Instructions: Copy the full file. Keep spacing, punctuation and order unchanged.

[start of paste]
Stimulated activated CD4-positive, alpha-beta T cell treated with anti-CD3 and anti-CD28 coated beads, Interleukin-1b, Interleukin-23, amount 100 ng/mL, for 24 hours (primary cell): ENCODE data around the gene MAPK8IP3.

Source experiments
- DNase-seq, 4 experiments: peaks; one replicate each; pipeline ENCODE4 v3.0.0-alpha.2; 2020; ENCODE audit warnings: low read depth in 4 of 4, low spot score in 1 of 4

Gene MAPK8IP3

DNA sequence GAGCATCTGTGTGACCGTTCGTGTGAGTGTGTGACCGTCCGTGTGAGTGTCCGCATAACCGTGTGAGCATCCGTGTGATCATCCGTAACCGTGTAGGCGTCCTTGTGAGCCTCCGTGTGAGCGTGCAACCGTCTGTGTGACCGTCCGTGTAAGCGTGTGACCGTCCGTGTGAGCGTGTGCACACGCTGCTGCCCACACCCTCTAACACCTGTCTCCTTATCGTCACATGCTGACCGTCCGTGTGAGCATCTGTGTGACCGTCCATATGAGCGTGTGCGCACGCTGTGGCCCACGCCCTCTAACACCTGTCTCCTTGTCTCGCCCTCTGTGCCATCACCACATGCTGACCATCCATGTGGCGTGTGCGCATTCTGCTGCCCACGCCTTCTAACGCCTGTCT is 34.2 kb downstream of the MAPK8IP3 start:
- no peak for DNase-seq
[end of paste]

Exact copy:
Stimulated activated CD4-positive, alpha-beta T cell treated with anti-CD3 and anti-CD28 coated beads, Interleukin-1b, Interleukin-23, amount 100 ng/mL, for 24 hours (primary cell): ENCODE data around the gene MAPK8IP3.

Source experiments
- DNase-seq, 4 experiments: peaks; one replicate each; pipeline ENCODE4 v3.0.0-alpha.2; 2020; ENCODE audit warnings: low read depth in 4 of 4, low spot score in 1 of 4

Gene MAPK8IP3

DNA sequence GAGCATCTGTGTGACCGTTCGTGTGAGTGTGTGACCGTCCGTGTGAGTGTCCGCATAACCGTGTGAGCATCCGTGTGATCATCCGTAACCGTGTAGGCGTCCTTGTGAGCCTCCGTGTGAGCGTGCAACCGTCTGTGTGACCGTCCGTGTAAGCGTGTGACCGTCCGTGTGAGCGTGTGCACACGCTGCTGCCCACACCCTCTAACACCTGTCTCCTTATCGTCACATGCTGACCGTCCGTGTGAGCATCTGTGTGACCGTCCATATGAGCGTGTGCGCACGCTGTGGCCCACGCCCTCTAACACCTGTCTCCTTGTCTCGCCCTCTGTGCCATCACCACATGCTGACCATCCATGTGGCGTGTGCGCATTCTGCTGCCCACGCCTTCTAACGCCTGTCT is 34.2 kb downstream of the MAPK8IP3 start:
- no peak for DNase-seq